There is a growing body of evidence that suggests that exercise may be an effective treatment for depression. Most recently, the British Journal of Sports Medicine reported that exercise helps severe depression and can be just as good a treatment as medication or therapy.
The meta-analysis included data from 41 studies and included 2,265 people with depression.
The authors found that any kind of exercise helps severe depression, but some types helped more than others.
The best results occurred with moderate exercise activities, like walking. More vigorous exercises like weight training and cardio were almost as good and even light exercise activities like gardening helped.
The lead author of the study, Andreas Heissel, explained to The Washington Post that it was not necessary to do anything too strenuous in order to experience benefits. “Something is better than nothing,” he said.
Heissel and his team hope that these findings will trigger the medical community to begin prescribing exercise to treat depression.
Currently, antidepressants and psychotherapy are the frontline treatments for depression. The World Health Organization recommends exercise as an add-on therapy only. The American Psychological Association does not include exercise in its clinical practice guidelines.
How exercise helps severe depression
Research tells us that there are a few ways in which exercise can help alleviate symptoms of depression. Evidence suggests that it:
- Releases endorphins: Exercise helps release the body’s natural feel-good chemicals, called endorphins. These neurotransmitters interact with the receptors in the brain that reduce the perception of pain and boost mood.
- Reduces inflammation: Depression has been linked to inflammation in the brain. Exercise reduces inflammation and promotes the growth of new brain cells, especially in the hippocampus, which is important for learning and memory.
- Boosts self-confidence: Regular exercise can make you feel better about your body and your abilities, which can boost your self-esteem and confidence. This can be especially helpful for individuals struggling with body image issues that may contribute to depression.
- Provides a sense of accomplishment: Exercise can give a sense of accomplishment, which can help counter negative self-talk and feelings of worthlessness that often accompany depression. It is important to note that exercise should not replace traditional treatments for depression, but can be used as an effective adjunct treatment.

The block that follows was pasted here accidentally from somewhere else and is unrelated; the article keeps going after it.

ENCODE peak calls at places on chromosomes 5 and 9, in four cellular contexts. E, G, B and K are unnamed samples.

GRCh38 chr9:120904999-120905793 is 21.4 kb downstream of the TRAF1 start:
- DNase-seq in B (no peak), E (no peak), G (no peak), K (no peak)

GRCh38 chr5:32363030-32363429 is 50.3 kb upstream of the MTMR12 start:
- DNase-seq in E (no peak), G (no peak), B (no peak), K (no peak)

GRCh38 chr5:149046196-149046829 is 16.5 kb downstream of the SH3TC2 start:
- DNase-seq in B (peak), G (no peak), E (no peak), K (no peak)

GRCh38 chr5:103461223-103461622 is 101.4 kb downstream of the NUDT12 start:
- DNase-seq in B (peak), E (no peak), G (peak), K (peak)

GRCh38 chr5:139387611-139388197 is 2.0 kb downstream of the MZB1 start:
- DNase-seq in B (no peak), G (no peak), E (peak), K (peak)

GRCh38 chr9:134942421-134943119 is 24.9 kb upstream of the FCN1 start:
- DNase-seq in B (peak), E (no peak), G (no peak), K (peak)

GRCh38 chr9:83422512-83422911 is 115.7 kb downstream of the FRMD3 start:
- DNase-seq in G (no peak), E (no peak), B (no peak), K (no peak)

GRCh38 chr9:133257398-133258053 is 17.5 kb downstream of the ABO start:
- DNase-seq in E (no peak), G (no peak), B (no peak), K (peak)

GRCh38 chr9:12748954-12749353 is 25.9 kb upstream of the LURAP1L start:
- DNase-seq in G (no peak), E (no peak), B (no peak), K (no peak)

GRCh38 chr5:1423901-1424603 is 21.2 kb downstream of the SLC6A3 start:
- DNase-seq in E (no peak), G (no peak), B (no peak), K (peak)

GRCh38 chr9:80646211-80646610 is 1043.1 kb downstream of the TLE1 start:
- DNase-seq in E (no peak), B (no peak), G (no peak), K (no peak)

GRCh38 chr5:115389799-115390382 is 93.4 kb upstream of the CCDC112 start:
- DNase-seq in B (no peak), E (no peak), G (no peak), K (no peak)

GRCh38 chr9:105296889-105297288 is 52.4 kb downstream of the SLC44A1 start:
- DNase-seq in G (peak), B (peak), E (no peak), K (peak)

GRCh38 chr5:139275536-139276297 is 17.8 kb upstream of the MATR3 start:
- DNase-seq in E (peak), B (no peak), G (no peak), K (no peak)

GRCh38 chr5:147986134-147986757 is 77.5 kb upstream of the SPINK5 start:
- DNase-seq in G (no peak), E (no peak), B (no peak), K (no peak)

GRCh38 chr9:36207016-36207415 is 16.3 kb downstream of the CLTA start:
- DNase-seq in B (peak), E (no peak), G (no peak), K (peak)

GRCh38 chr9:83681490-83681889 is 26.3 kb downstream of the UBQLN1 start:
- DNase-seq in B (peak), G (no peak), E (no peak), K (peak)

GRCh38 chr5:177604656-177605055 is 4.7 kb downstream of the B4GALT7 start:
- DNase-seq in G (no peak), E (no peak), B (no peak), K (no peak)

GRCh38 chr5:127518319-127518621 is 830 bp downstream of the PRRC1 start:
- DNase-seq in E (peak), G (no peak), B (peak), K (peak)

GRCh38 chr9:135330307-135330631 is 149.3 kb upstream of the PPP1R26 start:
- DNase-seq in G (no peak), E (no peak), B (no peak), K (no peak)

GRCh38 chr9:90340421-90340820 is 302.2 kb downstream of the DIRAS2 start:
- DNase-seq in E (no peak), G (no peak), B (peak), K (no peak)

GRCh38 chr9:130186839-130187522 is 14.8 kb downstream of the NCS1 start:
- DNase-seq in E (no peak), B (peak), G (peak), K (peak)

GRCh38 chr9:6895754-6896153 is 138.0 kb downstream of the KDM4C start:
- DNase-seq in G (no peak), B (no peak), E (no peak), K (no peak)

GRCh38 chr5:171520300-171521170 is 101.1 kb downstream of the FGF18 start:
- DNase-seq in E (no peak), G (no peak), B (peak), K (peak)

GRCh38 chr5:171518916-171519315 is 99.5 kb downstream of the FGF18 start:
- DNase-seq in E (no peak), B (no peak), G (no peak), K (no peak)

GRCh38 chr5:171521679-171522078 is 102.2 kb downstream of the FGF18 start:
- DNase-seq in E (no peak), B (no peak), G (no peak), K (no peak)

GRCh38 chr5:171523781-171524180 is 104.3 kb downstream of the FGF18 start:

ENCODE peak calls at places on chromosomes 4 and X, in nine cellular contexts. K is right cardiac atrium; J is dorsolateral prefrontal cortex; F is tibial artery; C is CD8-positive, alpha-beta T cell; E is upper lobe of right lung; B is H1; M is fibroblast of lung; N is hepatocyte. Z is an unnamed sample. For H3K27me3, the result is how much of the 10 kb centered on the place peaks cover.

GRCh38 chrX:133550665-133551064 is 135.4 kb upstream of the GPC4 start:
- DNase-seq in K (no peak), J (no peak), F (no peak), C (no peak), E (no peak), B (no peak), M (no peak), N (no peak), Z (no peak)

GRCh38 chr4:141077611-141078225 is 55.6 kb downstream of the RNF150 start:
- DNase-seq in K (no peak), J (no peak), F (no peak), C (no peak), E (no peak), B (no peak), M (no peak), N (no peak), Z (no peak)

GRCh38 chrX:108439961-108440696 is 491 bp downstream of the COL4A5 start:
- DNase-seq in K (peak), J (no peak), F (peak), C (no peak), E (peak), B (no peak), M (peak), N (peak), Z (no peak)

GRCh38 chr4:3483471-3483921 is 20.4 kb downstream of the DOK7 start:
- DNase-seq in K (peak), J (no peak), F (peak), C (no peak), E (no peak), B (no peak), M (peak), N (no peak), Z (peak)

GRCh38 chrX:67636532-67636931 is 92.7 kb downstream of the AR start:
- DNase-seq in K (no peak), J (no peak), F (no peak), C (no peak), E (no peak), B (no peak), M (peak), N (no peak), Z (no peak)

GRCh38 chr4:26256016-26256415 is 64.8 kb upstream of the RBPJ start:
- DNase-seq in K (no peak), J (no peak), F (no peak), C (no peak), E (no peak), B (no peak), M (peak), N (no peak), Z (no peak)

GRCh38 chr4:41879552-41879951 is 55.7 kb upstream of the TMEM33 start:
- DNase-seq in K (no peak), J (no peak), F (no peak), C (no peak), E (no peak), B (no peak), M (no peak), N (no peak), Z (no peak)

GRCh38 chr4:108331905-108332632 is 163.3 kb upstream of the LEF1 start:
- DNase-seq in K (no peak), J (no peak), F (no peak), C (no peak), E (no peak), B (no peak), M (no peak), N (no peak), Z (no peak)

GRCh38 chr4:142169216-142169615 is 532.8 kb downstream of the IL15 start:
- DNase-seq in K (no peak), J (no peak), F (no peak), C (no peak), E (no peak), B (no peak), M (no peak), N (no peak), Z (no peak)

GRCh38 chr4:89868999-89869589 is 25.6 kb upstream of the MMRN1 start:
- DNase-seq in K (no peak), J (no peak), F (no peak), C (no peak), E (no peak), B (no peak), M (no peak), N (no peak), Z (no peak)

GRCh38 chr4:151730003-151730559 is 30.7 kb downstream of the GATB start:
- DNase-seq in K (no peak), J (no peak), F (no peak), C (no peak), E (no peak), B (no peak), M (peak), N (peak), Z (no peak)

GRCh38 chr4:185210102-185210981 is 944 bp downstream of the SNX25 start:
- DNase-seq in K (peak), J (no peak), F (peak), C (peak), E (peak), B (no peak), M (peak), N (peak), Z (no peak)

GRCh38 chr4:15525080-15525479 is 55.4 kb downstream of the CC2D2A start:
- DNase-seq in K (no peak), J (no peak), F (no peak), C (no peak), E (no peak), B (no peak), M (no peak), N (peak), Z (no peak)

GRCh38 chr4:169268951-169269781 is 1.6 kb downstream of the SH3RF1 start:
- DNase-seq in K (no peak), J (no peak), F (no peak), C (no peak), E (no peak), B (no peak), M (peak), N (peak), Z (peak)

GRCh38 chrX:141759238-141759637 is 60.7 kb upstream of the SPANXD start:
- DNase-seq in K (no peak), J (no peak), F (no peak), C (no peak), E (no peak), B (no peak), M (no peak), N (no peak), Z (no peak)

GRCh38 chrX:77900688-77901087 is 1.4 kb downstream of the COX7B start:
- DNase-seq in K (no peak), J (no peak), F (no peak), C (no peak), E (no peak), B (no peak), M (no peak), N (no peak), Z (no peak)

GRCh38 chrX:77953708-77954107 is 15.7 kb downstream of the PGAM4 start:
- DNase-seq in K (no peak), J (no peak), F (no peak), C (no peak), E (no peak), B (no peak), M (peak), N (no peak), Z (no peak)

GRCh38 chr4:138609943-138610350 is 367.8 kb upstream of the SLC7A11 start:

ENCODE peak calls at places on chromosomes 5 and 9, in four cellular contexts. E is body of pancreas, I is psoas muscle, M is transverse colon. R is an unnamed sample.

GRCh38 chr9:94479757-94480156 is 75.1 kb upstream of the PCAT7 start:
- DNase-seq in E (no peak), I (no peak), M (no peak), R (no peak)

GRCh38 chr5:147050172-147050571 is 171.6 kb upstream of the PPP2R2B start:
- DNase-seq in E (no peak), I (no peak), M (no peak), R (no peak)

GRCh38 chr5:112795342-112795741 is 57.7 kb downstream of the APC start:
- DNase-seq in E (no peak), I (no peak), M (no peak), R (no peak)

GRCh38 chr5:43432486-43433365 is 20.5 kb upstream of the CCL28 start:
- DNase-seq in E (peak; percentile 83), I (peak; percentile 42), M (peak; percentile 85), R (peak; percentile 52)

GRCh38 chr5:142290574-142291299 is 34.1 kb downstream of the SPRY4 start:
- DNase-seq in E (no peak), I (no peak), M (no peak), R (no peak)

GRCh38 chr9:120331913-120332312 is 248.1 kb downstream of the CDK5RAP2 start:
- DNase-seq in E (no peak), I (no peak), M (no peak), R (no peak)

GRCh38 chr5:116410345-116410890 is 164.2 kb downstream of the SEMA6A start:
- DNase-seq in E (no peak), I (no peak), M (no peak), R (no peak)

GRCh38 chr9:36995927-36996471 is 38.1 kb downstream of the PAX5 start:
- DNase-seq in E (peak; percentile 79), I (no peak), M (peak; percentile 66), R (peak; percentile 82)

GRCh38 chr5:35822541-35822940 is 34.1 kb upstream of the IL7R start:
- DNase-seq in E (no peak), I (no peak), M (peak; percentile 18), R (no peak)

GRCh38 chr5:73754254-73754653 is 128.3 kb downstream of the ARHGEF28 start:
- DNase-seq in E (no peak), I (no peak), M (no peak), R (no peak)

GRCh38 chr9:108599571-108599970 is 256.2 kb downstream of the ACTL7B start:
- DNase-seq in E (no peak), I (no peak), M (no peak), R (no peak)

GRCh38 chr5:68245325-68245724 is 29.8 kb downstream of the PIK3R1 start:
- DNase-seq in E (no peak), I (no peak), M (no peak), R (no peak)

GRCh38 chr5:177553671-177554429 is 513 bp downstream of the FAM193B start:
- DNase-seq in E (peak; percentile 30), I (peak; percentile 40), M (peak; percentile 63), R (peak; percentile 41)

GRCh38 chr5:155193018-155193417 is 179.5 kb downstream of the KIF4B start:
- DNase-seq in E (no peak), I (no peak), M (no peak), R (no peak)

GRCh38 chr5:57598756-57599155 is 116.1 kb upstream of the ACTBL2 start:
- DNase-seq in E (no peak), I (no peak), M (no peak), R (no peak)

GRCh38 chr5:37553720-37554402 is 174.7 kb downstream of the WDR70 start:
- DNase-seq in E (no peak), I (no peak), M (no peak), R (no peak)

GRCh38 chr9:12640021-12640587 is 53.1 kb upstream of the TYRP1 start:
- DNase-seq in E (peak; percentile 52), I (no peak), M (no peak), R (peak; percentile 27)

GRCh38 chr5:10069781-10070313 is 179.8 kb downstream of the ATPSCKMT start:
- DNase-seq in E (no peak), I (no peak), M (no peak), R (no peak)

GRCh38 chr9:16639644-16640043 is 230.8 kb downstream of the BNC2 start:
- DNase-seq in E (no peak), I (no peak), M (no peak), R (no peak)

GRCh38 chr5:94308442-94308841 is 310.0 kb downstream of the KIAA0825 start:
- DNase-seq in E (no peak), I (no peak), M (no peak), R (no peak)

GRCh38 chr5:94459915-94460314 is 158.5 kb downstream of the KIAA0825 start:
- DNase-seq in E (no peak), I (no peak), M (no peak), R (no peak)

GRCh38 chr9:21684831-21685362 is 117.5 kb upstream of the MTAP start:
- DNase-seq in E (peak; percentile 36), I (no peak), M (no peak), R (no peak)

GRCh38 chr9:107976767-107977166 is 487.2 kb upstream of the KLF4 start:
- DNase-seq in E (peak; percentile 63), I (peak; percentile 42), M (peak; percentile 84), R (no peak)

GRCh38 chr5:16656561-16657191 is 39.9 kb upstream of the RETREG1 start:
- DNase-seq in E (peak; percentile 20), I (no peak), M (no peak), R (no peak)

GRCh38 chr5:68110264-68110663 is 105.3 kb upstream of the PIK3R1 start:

- Provides Social Support: Exercise can be a social activity and provide an opportunity to connect with others who share similar interests. Joining a gym or a sports team, for example, can offer an opportunity to meet new people and build social support.
- Improves Sleep: Regular physical activity has been shown to improve the quality and length of sleep. Sleep is important in regulating mood and managing symptoms of depression.
- Increases Brain Function: Exercise has been shown to improve cognitive function and may also help counteract brain damage caused by depression. Exercise can increase blood flow and oxygen to the brain, which can reduce inflammation and promote brain health.
How to get started with exercise
Starting an exercise routine can be a challenge, especially when you are dealing with depression. However, there are several things you can do to help make exercise a regular part of your routine:
- Start Small: If you are new to exercise, start small and gradually work your way up. Try a 10-minute walk and gradually increase the duration and intensity of your workouts.
- Find an Activity You Enjoy: Choose an exercise that you enjoy, such as dancing, swimming, yoga, or cycling. This will make it easier to stick to your routine.
- Set Realistic Goals: Set realistic goals for yourself, such as exercising for 30 minutes three times a week. Reward yourself when you reach your goals.
- Make Exercise a Part of Your Routine: Schedule your exercise routine at a regular time each day, such as early in the morning or in the evening. This will help make it a part of your regular schedule.
- Seek Support: Consider joining a support group or working with a personal trainer or coach to help keep you motivated and accountable.
Overall, exercise can be an effective and natural way to manage symptoms of depression. But it is important to consult with a healthcare professional before starting any exercise program.
Photo by Dominika Roseclay